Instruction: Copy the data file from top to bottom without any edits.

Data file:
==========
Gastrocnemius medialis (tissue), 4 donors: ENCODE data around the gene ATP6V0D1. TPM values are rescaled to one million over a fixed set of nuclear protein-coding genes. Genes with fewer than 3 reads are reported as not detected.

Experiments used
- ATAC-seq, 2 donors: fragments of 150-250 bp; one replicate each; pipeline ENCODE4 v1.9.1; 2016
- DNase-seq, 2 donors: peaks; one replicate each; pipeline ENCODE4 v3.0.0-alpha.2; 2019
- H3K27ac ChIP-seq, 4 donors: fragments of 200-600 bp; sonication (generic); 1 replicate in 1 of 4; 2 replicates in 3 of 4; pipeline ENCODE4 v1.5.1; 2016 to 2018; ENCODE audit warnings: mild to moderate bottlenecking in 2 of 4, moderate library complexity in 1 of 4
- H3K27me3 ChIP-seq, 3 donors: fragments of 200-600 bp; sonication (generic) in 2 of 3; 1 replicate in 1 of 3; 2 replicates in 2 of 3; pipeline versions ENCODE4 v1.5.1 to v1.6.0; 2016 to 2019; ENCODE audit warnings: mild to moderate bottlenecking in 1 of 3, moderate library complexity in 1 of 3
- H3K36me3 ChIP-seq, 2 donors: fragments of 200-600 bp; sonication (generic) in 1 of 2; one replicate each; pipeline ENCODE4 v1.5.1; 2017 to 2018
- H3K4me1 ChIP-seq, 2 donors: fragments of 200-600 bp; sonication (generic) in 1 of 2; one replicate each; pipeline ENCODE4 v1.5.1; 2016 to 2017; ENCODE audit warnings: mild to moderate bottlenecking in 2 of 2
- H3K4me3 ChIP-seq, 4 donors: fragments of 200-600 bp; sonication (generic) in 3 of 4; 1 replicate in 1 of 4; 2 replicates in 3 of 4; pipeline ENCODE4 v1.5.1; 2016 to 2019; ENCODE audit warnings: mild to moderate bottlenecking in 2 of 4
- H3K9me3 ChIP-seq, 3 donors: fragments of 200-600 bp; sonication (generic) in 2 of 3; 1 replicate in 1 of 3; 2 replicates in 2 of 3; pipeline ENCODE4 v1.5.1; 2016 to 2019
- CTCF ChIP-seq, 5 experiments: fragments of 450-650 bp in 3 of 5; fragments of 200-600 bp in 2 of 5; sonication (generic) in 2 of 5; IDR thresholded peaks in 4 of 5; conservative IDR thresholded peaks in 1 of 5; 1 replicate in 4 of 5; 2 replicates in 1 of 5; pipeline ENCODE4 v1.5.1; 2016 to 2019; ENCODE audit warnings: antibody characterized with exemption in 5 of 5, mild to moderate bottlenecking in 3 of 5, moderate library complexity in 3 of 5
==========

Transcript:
Gastrocnemius medialis (tissue), 4 donors: ENCODE data around the gene ATP6V0D1. TPM values are rescaled to one million over a fixed set of nuclear protein-coding genes. Genes with fewer than 3 reads are reported as not detected.

Experiments used
- ATAC-seq, 2 donors: fragments of 150-250 bp; one replicate each; pipeline ENCODE4 v1.9.1; 2016
- DNase-seq, 2 donors: peaks; one replicate each; pipeline ENCODE4 v3.0.0-alpha.2; 2019
- H3K27ac ChIP-seq, 4 donors: fragments of 200-600 bp; sonication (generic); 1 replicate in 1 of 4; 2 replicates in 3 of 4; pipeline ENCODE4 v1.5.1; 2016 to 2018; ENCODE audit warnings: mild to moderate bottlenecking in 2 of 4, moderate library complexity in 1 of 4
- H3K27me3 ChIP-seq, 3 donors: fragments of 200-600 bp; sonication (generic) in 2 of 3; 1 replicate in 1 of 3; 2 replicates in 2 of 3; pipeline versions ENCODE4 v1.5.1 to v1.6.0; 2016 to 2019; ENCODE audit warnings: mild to moderate bottlenecking in 1 of 3, moderate library complexity in 1 of 3
- H3K36me3 ChIP-seq, 2 donors: fragments of 200-600 bp; sonication (generic) in 1 of 2; one replicate each; pipeline ENCODE4 v1.5.1; 2017 to 2018
- H3K4me1 ChIP-seq, 2 donors: fragments of 200-600 bp; sonication (generic) in 1 of 2; one replicate each; pipeline ENCODE4 v1.5.1; 2016 to 2017; ENCODE audit warnings: mild to moderate bottlenecking in 2 of 2
- H3K4me3 ChIP-seq, 4 donors: fragments of 200-600 bp; sonication (generic) in 3 of 4; 1 replicate in 1 of 4; 2 replicates in 3 of 4; pipeline ENCODE4 v1.5.1; 2016 to 2019; ENCODE audit warnings: mild to moderate bottlenecking in 2 of 4
- H3K9me3 ChIP-seq, 3 donors: fragments of 200-600 bp; sonication (generic) in 2 of 3; 1 replicate in 1 of 3; 2 replicates in 2 of 3; pipeline ENCODE4 v1.5.1; 2016 to 2019
- CTCF ChIP-seq, 5 experiments: fragments of 450-650 bp in 3 of 5; fragments of 200-600 bp in 2 of 5; sonication (generic) in 2 of 5; IDR thresholded peaks in 4 of 5; conservative IDR thresholded peaks in 1 of 5; 1 replicate in 4 of 5; 2 replicates in 1 of 5; pipeline ENCODE4 v1.5.1; 2016 to 2019; ENCODE audit warnings: antibody characterized with exemption in 5 of 5, mild to moderate bottlenecking in 3 of 5, moderate library complexity in 3 of 5